Recently, I was chatting with a colleague about building strong mindsets and moving from moments of awareness to action. We found ironic amusement in the fact that, even as rational and logical beings, humans often do not do what's in our best interest. It isn't always as toxic as purposefully doing things that do not serve or harm us, but rather, how infrequently we act in order to better, expand, and improve ourselves.
The example we discussed was about fitness. As rational humans, we know how important it is to eat a well-balanced diet and exercise, yet the majority of the population (in North America, at least) neglects to do so. It's not as if any of us lack the means to make changes; we can easily walk or run sometimes instead of driving everywhere, and even if we lack the means to eat a fully organic diet, eating fast food is not the only alternative. This represents only one example, but can easily be applied to a wider range of thought. The question raised in my colleague was, "If we're smart and know what's good for us, why don't we just do it?" A powerful and thought-provoking question, indeed.
We chatted more to try and discover the 'missing link' between awareness—of ourselves and what's best for us—and actually taking the necessary action to move in a more positive and rewarding direction. The answer is somewhat ambiguous, as there isn't a singular reason why we know, but do not do. Some point their finger towards laziness, and that may have some merit. When we're comfortable, we possess less inclination to make changes and rock our metaphorical boats. It's shocking what we can become used to, given time, and without the pain of discomfort, we lack a real desire to change.
That desire plays a huge role, as it's the spark that lights a fire of action beneath us, and drives us forward. All kinds of fear and limitation can hold us back from taking action; it's different from person-to-person, and from situation-to-situation. The common thread, though, is that if we lack the desire, drive, persistence, or determination to set out on a journey of growth and improvement, we will find myriad excuses not to, and remain set in our ways.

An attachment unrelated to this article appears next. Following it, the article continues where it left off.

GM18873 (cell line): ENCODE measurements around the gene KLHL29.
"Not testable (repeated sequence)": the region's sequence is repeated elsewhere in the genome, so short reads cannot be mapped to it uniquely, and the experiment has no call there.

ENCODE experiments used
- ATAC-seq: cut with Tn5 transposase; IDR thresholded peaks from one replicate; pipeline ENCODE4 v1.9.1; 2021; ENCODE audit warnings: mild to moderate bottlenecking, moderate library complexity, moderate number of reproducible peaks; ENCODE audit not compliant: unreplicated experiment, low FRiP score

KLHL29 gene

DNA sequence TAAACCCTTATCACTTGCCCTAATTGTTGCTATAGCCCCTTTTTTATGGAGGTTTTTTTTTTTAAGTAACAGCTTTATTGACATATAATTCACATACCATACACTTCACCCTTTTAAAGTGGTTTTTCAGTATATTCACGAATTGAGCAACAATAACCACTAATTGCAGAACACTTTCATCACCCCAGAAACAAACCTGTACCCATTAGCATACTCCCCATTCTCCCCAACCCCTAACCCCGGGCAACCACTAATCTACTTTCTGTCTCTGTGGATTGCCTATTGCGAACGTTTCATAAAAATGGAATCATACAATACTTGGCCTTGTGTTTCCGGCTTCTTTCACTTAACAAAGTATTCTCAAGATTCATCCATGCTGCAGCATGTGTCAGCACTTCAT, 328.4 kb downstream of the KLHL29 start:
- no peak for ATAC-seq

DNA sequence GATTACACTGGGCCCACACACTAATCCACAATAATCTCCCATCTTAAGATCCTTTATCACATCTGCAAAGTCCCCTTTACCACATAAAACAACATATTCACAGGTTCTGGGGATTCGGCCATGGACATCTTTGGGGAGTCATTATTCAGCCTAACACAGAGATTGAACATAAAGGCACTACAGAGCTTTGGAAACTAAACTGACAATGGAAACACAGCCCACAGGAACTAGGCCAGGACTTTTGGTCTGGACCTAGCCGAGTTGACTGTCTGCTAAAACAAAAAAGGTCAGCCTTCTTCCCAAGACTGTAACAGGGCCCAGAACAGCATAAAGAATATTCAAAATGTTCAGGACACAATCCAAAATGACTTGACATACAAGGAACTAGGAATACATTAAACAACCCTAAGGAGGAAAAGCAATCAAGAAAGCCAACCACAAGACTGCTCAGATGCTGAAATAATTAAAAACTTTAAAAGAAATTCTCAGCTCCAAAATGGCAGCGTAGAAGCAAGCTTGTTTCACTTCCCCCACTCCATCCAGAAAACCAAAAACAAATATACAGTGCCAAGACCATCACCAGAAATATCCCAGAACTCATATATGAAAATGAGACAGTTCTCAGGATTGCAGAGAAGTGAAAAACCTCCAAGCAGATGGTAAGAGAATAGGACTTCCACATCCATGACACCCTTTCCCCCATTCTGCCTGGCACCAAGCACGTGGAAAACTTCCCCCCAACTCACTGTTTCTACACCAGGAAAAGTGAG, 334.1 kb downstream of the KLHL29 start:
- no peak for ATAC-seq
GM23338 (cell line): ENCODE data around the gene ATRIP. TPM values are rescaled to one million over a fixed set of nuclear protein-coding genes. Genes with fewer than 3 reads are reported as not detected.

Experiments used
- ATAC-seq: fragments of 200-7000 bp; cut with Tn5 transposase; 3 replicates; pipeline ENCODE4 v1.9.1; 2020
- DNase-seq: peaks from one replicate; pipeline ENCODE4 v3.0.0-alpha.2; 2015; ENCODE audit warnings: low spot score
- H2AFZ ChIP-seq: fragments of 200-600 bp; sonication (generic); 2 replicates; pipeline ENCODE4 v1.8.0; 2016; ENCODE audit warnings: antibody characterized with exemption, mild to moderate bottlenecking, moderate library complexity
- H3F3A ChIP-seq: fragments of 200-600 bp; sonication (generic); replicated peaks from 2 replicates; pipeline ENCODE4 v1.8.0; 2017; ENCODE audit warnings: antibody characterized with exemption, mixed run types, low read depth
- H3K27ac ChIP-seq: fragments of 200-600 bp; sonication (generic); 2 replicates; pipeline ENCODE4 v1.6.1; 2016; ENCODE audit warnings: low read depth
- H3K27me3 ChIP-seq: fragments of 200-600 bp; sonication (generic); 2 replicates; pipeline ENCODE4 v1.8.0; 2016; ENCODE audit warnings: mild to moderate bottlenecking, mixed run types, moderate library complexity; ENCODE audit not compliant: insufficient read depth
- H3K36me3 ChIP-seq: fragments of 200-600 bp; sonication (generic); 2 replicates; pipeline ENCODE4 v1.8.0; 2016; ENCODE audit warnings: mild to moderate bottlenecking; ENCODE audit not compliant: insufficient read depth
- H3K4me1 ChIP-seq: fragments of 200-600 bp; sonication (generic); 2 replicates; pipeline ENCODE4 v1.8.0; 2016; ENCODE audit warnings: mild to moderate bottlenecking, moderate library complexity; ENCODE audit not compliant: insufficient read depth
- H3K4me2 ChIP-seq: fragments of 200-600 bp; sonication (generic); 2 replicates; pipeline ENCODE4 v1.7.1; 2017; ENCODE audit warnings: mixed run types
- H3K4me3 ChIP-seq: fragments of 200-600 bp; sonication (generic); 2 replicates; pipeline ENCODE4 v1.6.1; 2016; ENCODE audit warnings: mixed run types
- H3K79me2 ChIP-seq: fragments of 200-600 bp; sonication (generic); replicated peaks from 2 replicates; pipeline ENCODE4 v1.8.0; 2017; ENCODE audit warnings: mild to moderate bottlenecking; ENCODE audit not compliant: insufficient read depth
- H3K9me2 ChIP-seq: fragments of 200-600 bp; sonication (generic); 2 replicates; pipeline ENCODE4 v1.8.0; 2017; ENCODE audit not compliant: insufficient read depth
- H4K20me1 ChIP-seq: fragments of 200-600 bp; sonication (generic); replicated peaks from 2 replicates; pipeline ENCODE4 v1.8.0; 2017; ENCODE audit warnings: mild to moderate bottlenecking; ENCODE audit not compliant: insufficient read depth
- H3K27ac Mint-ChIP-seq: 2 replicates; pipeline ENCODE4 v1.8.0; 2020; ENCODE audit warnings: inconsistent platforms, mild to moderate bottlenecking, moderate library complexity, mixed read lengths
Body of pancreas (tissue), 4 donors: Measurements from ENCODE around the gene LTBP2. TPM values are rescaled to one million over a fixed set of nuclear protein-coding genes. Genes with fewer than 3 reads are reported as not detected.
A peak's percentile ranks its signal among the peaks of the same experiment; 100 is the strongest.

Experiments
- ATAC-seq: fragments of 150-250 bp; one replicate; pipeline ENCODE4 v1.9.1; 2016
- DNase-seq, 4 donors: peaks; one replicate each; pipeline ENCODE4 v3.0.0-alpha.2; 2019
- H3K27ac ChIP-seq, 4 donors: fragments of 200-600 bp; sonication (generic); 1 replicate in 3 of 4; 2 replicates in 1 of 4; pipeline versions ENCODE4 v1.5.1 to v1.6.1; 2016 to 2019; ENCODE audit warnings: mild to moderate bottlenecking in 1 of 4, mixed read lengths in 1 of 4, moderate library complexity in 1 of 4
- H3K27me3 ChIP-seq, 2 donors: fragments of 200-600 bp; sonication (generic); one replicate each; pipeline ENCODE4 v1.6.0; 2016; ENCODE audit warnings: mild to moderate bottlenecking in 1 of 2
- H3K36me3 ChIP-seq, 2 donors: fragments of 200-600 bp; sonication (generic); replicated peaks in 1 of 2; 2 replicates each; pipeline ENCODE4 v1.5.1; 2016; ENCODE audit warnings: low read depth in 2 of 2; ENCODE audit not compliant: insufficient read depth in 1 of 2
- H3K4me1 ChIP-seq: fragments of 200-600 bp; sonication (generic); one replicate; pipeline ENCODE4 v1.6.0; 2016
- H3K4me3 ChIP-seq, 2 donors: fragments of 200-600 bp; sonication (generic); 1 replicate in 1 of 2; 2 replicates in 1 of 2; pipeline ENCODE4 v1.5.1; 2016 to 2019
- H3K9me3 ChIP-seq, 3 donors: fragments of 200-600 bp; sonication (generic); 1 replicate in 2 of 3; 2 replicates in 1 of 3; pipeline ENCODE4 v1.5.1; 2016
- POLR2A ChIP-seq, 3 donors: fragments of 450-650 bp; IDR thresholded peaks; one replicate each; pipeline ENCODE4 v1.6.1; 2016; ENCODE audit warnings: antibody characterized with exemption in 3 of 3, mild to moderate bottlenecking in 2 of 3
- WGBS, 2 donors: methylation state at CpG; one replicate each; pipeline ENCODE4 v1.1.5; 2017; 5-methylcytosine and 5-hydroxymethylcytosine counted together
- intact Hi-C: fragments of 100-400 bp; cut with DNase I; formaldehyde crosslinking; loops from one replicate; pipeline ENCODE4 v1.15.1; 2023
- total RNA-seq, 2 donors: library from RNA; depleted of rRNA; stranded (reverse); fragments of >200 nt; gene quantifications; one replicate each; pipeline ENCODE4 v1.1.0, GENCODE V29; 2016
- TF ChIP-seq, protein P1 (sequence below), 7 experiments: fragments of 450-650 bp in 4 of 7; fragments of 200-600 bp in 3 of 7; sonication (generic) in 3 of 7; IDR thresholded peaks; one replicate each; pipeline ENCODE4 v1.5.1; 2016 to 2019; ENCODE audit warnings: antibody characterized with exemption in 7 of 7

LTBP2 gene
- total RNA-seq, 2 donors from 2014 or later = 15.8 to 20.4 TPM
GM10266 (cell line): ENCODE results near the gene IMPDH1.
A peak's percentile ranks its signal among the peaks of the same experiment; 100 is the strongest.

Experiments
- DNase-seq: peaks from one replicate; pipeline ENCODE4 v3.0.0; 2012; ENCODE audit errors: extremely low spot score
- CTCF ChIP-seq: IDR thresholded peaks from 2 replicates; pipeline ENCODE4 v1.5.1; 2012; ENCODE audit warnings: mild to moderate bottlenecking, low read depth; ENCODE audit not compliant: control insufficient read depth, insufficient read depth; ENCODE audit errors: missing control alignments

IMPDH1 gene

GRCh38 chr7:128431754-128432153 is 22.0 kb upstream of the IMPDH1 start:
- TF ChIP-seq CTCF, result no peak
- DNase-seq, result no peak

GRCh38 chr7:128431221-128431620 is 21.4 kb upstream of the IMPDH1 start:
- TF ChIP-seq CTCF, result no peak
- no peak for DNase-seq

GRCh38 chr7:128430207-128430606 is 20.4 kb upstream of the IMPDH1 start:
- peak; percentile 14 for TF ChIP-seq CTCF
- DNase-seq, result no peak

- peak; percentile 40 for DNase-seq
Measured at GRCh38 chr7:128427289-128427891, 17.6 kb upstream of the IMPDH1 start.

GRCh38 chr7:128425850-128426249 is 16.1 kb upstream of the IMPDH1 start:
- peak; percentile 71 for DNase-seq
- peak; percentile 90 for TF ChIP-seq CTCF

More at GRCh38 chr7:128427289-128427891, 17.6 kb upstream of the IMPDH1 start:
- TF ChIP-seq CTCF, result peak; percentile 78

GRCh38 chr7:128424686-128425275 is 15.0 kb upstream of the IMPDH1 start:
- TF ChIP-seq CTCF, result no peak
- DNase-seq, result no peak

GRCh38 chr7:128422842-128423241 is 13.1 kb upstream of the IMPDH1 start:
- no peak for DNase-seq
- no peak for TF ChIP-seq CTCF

To discover the 'missing link', I found that going back to one of Tony Robbins' basic principles shed light on an answer. He maintains that humans either seek pleasure or avoid pain, and when put to the ultimate test, will choose to avoid pain before pursuing pleasure. This actually speaks to my observation that our desire to change correlates inversely with our comfort level. In essence, unless we can associate pain with what we do not want—in the case of the fitness example, feeling slow, sluggish, lethargic, or generally unhealthy—we will not move to change. If you are comfortable—whether you're telling yourself or not—with not achieving your goals, you'll not make the necessary changes in order to reach them.
So, what is my advice, you may ask? Learn to buck comfort, and become uncomfortable. If you have a goal you want to reach, yet you lack the desire to take decisive and massive action towards it right now, ask yourself what is holding you back. Search for what's making you feel comfortable in a place, mindset, or state of being that does not agree with your awareness and desired direction. Once you've identified the culprit(s), work on associating pain with it(them) to such a degree that you become uncomfortable existing in that way. Use that discomfort to really understand what you don't want, and then shift your focus to what you do: the rewards from achieving your goal(s). Through a mixture of avoiding the pain you've created with your current situation, and a desire to move towards the pleasurable state your new goal(s) will bring about, you'll be in a much more motivated place to take the action that aligns with awareness of yourself, and where you want to go.